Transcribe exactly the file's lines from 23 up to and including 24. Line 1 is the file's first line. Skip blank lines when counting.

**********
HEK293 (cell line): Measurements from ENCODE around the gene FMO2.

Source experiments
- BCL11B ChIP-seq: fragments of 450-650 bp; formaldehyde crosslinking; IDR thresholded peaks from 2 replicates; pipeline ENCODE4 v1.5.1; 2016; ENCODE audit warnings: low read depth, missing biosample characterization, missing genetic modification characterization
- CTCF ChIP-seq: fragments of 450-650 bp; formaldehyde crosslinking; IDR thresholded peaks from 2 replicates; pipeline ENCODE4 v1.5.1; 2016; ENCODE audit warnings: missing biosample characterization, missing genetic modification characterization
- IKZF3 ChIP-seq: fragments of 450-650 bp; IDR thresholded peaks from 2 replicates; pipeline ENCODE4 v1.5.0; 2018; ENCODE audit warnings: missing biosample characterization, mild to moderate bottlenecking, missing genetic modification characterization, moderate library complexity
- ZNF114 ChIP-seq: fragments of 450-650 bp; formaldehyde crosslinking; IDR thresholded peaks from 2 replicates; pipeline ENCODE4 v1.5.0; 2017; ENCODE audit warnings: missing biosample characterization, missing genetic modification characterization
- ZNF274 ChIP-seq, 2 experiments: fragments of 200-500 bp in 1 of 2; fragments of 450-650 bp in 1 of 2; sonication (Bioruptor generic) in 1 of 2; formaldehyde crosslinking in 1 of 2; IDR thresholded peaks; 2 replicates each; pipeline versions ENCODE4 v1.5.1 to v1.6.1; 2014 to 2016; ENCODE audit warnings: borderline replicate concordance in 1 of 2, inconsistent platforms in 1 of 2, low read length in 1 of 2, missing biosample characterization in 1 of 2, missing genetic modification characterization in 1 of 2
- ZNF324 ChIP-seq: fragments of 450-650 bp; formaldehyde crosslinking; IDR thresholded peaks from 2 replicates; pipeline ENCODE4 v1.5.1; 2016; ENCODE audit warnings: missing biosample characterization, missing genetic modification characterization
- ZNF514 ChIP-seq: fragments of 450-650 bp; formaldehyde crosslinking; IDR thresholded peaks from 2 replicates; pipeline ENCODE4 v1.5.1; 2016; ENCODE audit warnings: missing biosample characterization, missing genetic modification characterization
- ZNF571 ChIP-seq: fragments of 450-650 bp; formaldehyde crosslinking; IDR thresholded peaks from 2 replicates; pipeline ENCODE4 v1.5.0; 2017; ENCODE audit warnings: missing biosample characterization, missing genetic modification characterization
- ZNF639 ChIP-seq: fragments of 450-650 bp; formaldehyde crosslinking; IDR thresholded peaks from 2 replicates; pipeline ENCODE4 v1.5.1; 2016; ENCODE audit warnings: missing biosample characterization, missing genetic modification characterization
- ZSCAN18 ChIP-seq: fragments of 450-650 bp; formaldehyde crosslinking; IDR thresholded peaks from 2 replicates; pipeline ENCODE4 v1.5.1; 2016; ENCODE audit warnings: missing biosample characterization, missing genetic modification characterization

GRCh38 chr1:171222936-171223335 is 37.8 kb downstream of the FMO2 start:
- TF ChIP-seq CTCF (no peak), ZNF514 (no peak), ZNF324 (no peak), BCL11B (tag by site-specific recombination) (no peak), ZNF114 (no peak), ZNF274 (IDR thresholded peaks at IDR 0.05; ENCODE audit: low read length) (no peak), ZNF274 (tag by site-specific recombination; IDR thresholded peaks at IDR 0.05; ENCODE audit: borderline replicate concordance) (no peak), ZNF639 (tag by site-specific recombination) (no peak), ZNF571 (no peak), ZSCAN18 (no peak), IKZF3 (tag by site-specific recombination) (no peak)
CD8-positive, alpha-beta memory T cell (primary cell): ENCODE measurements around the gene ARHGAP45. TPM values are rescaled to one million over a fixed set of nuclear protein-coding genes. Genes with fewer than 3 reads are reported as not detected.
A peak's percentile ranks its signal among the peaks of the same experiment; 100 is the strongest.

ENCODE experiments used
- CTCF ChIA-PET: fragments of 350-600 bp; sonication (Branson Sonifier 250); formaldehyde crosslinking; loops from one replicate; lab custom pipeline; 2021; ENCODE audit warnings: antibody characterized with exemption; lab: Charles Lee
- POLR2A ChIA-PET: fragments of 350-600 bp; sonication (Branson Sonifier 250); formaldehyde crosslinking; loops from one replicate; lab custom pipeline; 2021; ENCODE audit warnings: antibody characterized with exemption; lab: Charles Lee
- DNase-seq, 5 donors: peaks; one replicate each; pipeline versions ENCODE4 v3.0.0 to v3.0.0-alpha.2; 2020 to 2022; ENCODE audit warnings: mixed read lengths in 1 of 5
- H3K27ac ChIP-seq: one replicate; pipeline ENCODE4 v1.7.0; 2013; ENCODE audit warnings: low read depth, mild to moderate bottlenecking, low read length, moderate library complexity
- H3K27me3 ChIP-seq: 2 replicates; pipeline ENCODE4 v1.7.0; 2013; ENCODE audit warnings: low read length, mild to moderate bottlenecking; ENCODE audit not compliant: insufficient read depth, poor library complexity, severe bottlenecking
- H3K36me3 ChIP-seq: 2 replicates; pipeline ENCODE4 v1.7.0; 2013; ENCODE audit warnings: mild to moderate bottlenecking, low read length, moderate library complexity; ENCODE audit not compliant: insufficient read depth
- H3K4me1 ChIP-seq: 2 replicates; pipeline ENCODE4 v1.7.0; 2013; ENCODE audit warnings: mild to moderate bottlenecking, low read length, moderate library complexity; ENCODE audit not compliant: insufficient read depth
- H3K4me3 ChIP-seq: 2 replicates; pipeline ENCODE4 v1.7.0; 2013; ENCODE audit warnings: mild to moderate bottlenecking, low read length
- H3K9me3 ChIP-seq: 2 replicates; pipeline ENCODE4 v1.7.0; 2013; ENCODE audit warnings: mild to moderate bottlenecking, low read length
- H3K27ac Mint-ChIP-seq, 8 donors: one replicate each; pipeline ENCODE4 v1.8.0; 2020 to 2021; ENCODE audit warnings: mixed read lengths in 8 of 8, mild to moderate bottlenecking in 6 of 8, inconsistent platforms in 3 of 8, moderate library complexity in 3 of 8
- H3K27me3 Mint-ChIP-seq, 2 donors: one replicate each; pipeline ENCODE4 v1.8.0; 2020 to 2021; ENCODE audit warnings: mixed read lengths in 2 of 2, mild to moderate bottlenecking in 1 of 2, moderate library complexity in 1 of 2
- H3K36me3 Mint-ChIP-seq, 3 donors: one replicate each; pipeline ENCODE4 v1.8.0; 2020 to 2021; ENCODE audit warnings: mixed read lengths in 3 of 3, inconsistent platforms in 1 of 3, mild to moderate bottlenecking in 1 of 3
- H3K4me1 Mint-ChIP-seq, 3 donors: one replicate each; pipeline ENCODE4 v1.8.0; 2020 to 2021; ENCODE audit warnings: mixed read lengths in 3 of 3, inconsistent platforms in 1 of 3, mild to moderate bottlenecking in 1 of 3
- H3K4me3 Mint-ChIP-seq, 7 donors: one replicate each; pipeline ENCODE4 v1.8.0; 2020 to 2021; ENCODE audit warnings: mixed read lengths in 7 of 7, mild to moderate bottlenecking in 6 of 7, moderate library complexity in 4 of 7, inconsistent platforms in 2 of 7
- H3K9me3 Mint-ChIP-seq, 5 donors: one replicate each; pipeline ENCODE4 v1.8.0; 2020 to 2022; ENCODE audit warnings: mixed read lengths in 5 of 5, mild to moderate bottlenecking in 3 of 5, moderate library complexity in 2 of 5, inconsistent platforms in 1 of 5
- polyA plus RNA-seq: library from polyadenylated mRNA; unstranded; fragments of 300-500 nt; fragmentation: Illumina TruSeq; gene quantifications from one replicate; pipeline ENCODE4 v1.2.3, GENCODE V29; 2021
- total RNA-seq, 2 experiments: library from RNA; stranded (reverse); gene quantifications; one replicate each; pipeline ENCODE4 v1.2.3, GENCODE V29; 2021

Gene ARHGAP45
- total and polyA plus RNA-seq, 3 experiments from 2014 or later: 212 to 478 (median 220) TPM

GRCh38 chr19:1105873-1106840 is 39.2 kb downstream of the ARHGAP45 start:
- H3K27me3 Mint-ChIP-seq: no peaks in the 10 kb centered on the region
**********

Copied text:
- H3K36me3 ChIP-seq: 2 replicates; pipeline ENCODE4 v1.7.0; 2013; ENCODE audit warnings: mild to moderate bottlenecking, low read length, moderate library complexity; ENCODE audit not compliant: insufficient read depth
- H3K4me1 ChIP-seq: 2 replicates; pipeline ENCODE4 v1.7.0; 2013; ENCODE audit warnings: mild to moderate bottlenecking, low read length, moderate library complexity; ENCODE audit not compliant: insufficient read depth